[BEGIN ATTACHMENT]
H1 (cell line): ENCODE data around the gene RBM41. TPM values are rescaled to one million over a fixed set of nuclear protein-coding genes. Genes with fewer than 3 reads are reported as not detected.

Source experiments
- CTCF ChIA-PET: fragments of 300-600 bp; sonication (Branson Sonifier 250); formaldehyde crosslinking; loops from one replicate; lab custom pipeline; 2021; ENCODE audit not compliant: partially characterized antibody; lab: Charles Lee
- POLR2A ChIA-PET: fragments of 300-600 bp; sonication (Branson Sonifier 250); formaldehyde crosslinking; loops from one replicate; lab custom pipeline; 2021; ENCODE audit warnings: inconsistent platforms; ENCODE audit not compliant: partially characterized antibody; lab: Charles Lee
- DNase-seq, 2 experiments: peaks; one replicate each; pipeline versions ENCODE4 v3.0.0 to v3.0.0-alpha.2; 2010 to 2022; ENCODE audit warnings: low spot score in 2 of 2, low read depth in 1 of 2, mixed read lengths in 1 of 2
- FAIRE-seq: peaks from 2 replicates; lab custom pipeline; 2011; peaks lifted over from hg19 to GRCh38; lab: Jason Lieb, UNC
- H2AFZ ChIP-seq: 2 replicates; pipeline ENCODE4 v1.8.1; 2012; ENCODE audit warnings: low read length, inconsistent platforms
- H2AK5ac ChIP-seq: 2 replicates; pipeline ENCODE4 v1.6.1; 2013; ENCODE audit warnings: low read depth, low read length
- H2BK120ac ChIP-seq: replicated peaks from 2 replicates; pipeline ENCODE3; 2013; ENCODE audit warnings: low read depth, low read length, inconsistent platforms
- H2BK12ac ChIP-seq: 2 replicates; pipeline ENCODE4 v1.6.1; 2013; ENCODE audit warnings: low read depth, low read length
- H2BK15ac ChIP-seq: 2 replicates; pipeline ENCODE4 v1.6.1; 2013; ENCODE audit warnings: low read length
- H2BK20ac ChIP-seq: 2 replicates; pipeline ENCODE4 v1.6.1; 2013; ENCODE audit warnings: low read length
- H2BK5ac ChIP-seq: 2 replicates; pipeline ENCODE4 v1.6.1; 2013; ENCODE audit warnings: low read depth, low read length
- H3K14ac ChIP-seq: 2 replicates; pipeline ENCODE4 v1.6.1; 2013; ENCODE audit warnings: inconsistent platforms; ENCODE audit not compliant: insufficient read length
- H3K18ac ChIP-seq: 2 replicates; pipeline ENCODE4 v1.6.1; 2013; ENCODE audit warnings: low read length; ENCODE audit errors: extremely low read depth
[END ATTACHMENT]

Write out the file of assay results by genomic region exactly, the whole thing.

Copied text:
H1 (cell line): ENCODE data around the gene RBM41. TPM values are rescaled to one million over a fixed set of nuclear protein-coding genes. Genes with fewer than 3 reads are reported as not detected.

Source experiments
- CTCF ChIA-PET: fragments of 300-600 bp; sonication (Branson Sonifier 250); formaldehyde crosslinking; loops from one replicate; lab custom pipeline; 2021; ENCODE audit not compliant: partially characterized antibody; lab: Charles Lee
- POLR2A ChIA-PET: fragments of 300-600 bp; sonication (Branson Sonifier 250); formaldehyde crosslinking; loops from one replicate; lab custom pipeline; 2021; ENCODE audit warnings: inconsistent platforms; ENCODE audit not compliant: partially characterized antibody; lab: Charles Lee
- DNase-seq, 2 experiments: peaks; one replicate each; pipeline versions ENCODE4 v3.0.0 to v3.0.0-alpha.2; 2010 to 2022; ENCODE audit warnings: low spot score in 2 of 2, low read depth in 1 of 2, mixed read lengths in 1 of 2
- FAIRE-seq: peaks from 2 replicates; lab custom pipeline; 2011; peaks lifted over from hg19 to GRCh38; lab: Jason Lieb, UNC
- H2AFZ ChIP-seq: 2 replicates; pipeline ENCODE4 v1.8.1; 2012; ENCODE audit warnings: low read length, inconsistent platforms
- H2AK5ac ChIP-seq: 2 replicates; pipeline ENCODE4 v1.6.1; 2013; ENCODE audit warnings: low read depth, low read length
- H2BK120ac ChIP-seq: replicated peaks from 2 replicates; pipeline ENCODE3; 2013; ENCODE audit warnings: low read depth, low read length, inconsistent platforms
- H2BK12ac ChIP-seq: 2 replicates; pipeline ENCODE4 v1.6.1; 2013; ENCODE audit warnings: low read depth, low read length
- H2BK15ac ChIP-seq: 2 replicates; pipeline ENCODE4 v1.6.1; 2013; ENCODE audit warnings: low read length
- H2BK20ac ChIP-seq: 2 replicates; pipeline ENCODE4 v1.6.1; 2013; ENCODE audit warnings: low read length
- H2BK5ac ChIP-seq: 2 replicates; pipeline ENCODE4 v1.6.1; 2013; ENCODE audit warnings: low read depth, low read length
- H3K14ac ChIP-seq: 2 replicates; pipeline ENCODE4 v1.6.1; 2013; ENCODE audit warnings: inconsistent platforms; ENCODE audit not compliant: insufficient read length
- H3K18ac ChIP-seq: 2 replicates; pipeline ENCODE4 v1.6.1; 2013; ENCODE audit warnings: low read length; ENCODE audit errors: extremely low read depth